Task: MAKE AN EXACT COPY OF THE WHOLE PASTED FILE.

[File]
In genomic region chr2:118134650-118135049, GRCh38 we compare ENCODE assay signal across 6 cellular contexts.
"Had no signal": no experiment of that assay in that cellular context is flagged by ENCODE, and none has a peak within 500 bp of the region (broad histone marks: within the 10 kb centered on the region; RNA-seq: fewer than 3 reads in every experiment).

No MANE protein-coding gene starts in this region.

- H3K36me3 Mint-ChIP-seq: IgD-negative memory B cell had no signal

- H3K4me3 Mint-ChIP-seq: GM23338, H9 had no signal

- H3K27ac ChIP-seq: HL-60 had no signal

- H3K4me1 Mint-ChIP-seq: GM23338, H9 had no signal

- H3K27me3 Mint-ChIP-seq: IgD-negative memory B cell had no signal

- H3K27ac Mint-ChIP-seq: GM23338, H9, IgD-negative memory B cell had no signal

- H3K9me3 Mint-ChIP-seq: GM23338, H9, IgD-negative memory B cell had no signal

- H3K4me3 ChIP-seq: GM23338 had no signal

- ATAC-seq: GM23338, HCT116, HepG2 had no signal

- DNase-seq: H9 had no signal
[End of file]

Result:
In genomic region chr2:118134650-118135049, GRCh38 we compare ENCODE assay signal across 6 cellular contexts.
"Had no signal": no experiment of that assay in that cellular context is flagged by ENCODE, and none has a peak within 500 bp of the region (broad histone marks: within the 10 kb centered on the region; RNA-seq: fewer than 3 reads in every experiment).

No MANE protein-coding gene starts in this region.

- H3K36me3 Mint-ChIP-seq: IgD-negative memory B cell had no signal

- H3K4me3 Mint-ChIP-seq: GM23338, H9 had no signal

- H3K27ac ChIP-seq: HL-60 had no signal

- H3K4me1 Mint-ChIP-seq: GM23338, H9 had no signal

- H3K27me3 Mint-ChIP-seq: IgD-negative memory B cell had no signal

- H3K27ac Mint-ChIP-seq: GM23338, H9, IgD-negative memory B cell had no signal

- H3K9me3 Mint-ChIP-seq: GM23338, H9, IgD-negative memory B cell had no signal

- H3K4me3 ChIP-seq: GM23338 had no signal

- ATAC-seq: GM23338, HCT116, HepG2 had no signal

- DNase-seq: H9 had no signal